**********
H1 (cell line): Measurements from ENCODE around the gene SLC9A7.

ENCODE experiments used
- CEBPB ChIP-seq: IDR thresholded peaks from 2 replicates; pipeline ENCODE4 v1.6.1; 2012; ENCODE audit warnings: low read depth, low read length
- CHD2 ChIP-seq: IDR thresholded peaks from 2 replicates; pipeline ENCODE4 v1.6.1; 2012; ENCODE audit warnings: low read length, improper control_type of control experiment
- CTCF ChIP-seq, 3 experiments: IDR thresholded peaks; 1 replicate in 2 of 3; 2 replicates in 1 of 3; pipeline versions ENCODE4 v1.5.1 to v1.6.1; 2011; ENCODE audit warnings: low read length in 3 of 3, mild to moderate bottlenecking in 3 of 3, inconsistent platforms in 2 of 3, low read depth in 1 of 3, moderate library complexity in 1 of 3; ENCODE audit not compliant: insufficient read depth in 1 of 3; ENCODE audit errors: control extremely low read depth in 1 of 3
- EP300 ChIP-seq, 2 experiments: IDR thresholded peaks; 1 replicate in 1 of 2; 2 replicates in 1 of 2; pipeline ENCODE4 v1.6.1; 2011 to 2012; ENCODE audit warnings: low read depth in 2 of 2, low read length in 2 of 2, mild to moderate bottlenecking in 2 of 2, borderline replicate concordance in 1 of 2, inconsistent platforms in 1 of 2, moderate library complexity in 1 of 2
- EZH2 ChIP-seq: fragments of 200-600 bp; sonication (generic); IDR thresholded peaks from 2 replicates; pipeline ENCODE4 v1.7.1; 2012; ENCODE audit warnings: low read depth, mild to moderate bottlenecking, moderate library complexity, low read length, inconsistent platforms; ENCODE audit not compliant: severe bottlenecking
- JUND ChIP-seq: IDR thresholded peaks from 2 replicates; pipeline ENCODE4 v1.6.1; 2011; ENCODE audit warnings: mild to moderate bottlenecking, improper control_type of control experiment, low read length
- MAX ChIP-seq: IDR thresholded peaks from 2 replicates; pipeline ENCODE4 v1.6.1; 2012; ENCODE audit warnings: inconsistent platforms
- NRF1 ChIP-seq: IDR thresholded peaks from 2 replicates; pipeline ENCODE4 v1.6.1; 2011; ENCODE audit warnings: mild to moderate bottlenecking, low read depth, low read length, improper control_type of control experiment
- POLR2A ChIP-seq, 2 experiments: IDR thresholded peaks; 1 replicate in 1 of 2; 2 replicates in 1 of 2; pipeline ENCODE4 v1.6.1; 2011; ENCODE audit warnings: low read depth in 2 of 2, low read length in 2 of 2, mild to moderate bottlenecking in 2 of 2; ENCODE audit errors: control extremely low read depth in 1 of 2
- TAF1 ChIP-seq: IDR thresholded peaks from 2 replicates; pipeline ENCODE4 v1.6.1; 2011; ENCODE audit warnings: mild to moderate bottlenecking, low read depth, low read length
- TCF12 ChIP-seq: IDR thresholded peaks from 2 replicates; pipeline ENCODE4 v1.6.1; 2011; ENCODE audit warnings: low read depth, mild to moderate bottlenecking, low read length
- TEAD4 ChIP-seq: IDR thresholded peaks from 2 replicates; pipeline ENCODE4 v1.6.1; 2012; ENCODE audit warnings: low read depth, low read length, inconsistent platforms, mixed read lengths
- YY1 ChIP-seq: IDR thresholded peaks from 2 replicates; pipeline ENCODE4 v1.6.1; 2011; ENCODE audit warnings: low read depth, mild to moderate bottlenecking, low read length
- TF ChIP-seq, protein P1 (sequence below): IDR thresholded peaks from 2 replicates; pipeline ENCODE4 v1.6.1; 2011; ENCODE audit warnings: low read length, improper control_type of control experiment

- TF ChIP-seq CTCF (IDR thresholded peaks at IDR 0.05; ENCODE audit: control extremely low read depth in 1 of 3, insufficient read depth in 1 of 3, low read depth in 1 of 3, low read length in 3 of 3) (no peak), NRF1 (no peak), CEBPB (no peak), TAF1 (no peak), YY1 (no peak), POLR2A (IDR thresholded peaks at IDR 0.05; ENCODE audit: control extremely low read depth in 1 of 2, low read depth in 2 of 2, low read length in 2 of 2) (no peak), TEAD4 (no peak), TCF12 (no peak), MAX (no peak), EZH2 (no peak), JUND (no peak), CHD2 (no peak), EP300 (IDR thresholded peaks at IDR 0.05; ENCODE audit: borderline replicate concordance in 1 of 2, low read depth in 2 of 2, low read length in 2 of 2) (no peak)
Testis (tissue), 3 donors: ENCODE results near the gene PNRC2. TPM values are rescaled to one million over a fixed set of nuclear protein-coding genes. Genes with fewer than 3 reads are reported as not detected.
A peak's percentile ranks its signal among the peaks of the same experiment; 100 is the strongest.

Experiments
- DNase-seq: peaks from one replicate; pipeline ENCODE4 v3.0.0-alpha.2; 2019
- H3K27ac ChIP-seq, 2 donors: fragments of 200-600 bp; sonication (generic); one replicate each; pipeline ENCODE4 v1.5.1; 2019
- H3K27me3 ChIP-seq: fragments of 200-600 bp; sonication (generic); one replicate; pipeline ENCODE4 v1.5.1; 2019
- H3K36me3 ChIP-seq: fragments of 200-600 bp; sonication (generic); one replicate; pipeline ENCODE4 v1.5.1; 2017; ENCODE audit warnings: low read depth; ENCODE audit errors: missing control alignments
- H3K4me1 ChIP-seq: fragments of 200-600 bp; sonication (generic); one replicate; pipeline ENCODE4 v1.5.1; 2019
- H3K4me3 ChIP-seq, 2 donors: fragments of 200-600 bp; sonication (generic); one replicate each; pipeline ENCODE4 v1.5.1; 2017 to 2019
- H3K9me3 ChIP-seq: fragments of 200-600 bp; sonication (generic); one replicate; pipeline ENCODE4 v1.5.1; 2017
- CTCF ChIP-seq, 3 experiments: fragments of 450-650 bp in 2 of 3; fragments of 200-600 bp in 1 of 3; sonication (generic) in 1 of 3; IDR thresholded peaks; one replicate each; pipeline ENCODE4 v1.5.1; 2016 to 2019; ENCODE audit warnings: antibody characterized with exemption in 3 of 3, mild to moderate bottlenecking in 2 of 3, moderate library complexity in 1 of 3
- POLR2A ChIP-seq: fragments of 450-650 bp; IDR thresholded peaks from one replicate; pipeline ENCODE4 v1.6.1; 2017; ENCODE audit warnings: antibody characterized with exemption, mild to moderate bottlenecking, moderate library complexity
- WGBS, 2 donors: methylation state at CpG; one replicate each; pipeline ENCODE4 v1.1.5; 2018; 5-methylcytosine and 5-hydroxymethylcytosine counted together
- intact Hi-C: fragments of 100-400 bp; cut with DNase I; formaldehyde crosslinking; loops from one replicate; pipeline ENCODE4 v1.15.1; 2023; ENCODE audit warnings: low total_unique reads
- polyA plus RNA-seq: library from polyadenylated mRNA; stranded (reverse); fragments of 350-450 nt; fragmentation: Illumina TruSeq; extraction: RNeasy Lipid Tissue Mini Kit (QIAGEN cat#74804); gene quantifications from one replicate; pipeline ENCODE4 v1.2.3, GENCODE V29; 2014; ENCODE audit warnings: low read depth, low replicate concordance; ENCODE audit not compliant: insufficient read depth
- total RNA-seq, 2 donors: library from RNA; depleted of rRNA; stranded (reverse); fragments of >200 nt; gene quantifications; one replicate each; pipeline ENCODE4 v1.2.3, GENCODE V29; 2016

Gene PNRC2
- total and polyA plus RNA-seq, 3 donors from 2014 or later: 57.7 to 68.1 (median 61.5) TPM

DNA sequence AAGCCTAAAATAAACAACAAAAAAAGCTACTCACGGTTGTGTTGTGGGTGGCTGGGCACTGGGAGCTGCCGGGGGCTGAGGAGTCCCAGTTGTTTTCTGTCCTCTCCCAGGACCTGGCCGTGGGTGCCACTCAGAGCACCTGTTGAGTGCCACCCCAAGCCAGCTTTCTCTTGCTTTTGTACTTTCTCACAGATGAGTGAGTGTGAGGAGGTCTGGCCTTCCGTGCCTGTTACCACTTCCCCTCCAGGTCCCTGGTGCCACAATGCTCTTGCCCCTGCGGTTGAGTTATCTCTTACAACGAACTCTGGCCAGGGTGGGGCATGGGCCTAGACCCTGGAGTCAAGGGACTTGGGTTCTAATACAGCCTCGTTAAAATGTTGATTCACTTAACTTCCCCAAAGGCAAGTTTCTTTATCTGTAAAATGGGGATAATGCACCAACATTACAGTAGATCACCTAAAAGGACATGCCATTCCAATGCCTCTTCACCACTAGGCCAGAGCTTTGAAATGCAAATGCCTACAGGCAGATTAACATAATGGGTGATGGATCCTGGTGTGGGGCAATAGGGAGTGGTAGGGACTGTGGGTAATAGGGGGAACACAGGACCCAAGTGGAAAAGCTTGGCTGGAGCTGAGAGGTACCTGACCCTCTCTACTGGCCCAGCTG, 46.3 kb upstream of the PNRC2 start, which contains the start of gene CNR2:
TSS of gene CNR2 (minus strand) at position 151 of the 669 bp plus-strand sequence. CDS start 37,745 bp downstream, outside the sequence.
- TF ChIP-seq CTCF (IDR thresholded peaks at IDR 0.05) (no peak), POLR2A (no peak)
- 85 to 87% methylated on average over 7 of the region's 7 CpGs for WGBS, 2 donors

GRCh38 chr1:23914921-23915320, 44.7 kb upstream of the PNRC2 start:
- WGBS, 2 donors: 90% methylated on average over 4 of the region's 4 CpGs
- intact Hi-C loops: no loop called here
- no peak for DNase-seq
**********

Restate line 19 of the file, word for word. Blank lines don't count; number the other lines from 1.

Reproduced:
A peak's percentile ranks its signal among the peaks of the same experiment; 100 is the strongest.